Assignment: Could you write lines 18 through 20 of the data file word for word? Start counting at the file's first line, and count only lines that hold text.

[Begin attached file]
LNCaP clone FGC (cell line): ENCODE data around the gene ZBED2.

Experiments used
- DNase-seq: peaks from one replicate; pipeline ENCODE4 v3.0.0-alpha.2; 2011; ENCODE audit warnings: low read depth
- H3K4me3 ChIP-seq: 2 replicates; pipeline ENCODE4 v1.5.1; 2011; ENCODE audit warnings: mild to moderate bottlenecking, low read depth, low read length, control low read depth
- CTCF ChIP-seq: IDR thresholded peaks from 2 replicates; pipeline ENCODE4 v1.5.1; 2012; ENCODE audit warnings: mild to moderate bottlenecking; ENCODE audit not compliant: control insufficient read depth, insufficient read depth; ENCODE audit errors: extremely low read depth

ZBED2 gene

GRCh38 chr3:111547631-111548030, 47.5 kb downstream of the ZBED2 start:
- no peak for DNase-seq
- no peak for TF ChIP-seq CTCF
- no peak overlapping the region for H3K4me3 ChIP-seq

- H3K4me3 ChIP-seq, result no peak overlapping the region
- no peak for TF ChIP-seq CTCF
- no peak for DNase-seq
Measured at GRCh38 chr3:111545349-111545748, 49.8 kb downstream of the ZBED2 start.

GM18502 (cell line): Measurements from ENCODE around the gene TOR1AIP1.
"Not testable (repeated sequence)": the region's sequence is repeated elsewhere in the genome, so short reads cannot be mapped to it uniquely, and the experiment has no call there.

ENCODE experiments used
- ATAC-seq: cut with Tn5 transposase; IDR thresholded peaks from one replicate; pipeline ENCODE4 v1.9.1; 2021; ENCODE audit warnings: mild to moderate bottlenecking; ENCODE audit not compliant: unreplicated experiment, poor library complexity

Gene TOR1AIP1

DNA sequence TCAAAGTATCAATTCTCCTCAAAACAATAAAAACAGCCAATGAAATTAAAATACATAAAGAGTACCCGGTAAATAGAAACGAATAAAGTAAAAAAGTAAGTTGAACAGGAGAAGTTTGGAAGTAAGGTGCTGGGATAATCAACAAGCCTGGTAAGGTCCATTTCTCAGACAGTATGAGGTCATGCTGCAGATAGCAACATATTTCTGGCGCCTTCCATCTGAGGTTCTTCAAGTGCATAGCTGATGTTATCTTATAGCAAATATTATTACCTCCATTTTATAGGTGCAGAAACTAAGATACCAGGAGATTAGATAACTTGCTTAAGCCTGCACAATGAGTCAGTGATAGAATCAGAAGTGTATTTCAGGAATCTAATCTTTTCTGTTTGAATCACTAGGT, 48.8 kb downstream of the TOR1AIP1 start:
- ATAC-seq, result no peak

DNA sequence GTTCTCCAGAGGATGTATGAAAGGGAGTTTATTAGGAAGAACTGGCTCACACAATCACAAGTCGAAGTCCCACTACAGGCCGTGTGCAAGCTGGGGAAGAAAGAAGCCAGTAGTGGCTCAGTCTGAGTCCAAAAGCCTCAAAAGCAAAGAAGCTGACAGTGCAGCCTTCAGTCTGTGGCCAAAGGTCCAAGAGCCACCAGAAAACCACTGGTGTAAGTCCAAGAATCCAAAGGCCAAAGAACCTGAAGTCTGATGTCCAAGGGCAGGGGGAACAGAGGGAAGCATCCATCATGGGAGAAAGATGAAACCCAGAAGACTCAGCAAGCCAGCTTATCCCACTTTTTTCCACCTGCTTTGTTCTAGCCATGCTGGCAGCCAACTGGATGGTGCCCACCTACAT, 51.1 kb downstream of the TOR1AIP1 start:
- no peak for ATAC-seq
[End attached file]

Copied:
- ATAC-seq: cut with Tn5 transposase; IDR thresholded peaks from one replicate; pipeline ENCODE4 v1.9.1; 2021; ENCODE audit warnings: mild to moderate bottlenecking; ENCODE audit not compliant: unreplicated experiment, poor library complexity

Gene TOR1AIP1

DNA sequence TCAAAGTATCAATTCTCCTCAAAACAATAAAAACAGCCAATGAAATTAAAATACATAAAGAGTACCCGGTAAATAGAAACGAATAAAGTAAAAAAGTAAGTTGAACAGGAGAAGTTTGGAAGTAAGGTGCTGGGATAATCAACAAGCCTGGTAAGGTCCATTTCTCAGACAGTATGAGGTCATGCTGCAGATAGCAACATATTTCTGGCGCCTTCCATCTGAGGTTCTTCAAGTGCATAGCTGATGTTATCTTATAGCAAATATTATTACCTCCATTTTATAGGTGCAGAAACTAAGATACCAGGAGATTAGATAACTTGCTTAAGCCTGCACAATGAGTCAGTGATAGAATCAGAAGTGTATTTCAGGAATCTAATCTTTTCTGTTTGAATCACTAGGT, 48.8 kb downstream of the TOR1AIP1 start: